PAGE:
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If someone tells you to remember a phone number or address, it can feel like an easy task at first. You repeat the numbers to yourself, either aloud or in your mind. But after just a few seconds you might find yourself starting to doubt your own memory. Was it 5-7-3 or 3-7-5? Our brain is always seeking new and useful information, and as a result it will try to throw away information that seems old or irrelevant, such as a random string of numbers or an address. There are ways of helping our minds retain information, however, and in this activity you will explore ways that we lose and keep memories.

Short-term, or working memory, is a way of describing most people’s abilities to store a small amount of information for a brief period of time in a readily accessible form. Short-term memory has a short duration (thought to be on the order of seconds or minutes) but is quickly and easily accessed. People don’t have to stop and think to remember something in short term memory—they can access it quickly and easily.

There are many techniques for improving memory retention (capacity to store information over time). Such techniques include visualizing the information in a surprising way or linking pieces of information together so that one reminds you of the other. In the case of visualizing information this could be as simple as remembering you parked your car on the fifth floor in the D section by picturing five dogs sitting in your car! In addition, linking information could help you remember your grocery list. If you need to purchase cereal, milk, fruit, cheese and eggs, you could imagine the cereal in a bowl, with milk pouring over it and pieces of fruit on top. Then imagine cracking an egg over everything, and it’s full of melted cheese! These may seem simple or even silly, but they are time- and scientist-tested for improving memory retention. In this activity you’ll test the recall of a few friends or family members, and learn a few tricks for improving memory!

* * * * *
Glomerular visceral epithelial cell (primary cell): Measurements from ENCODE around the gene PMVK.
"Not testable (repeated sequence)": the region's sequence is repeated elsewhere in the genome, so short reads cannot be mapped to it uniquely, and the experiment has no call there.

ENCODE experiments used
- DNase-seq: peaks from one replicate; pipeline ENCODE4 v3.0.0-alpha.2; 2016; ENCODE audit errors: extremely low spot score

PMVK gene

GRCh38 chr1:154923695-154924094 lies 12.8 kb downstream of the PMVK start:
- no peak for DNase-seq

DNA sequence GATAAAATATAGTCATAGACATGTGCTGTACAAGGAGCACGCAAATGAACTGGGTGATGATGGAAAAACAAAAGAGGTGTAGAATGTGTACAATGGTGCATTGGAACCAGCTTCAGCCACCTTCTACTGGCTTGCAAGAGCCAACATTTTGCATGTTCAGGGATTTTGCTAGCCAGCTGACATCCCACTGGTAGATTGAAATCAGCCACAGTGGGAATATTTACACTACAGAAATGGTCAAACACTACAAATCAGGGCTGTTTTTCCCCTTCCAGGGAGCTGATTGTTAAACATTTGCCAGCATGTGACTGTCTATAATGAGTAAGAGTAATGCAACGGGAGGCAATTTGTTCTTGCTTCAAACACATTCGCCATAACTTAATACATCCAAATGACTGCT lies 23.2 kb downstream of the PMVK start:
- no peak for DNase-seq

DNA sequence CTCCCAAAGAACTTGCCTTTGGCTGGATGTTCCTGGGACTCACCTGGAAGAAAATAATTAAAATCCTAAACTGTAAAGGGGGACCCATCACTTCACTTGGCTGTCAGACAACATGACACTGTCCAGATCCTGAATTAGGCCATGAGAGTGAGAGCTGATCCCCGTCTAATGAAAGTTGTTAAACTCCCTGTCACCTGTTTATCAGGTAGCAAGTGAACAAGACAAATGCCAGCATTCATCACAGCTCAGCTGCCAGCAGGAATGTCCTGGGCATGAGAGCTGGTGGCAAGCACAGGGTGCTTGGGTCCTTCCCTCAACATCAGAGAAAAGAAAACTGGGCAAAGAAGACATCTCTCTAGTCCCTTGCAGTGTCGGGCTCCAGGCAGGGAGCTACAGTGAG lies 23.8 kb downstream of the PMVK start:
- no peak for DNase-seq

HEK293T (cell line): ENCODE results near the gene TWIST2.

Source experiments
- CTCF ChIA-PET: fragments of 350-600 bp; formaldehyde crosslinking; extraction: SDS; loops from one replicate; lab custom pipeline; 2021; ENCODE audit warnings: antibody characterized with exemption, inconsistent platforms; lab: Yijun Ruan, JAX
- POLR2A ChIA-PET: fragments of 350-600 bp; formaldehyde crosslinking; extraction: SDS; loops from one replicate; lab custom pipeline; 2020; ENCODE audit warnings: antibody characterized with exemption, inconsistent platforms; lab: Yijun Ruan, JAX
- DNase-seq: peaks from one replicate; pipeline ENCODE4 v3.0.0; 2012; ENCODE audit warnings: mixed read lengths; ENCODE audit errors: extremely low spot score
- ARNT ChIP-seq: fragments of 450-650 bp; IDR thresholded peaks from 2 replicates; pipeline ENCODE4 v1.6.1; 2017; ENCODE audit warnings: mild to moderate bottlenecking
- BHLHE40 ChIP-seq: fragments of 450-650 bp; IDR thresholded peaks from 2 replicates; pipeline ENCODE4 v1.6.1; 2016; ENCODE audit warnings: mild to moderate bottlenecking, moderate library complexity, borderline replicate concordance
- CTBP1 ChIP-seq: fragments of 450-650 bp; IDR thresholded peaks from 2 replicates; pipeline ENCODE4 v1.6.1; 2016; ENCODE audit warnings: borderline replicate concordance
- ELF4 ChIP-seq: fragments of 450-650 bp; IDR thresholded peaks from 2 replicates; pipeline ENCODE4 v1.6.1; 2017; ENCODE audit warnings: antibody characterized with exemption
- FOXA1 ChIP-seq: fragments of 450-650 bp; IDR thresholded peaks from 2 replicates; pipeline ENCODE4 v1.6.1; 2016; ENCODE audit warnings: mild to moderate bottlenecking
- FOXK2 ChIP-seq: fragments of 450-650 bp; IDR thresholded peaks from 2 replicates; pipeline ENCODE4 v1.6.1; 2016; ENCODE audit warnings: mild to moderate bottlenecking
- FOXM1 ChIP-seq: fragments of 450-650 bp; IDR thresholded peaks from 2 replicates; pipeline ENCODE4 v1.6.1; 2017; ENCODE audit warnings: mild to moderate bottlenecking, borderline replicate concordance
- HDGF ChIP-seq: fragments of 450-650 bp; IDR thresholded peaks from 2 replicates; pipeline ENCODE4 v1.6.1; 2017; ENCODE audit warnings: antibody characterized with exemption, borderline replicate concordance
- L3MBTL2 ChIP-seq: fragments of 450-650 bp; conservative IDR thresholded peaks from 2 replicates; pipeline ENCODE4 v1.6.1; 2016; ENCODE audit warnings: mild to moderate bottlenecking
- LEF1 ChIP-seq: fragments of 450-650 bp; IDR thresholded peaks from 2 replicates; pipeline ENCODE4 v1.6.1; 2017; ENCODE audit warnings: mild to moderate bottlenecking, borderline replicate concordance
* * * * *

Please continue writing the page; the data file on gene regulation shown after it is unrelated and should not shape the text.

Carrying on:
• Piece of paper
  • Pen or pencil
  • At least four volunteers
  • Quiet place to test your volunteers
  • Clock or timer


  • Use your pen and paper to create a table with five columns and five rows. Label the columns’ top boxes accordingly:
  • first column: “Volunteer Name”
  • second: “Single Digit 1 Minute”
  • third: “Single Digit 2 Minute”
  • fourth: “Multiple Digit 1 Minute”
  • fifth: “Multiple Digit 2 Minute”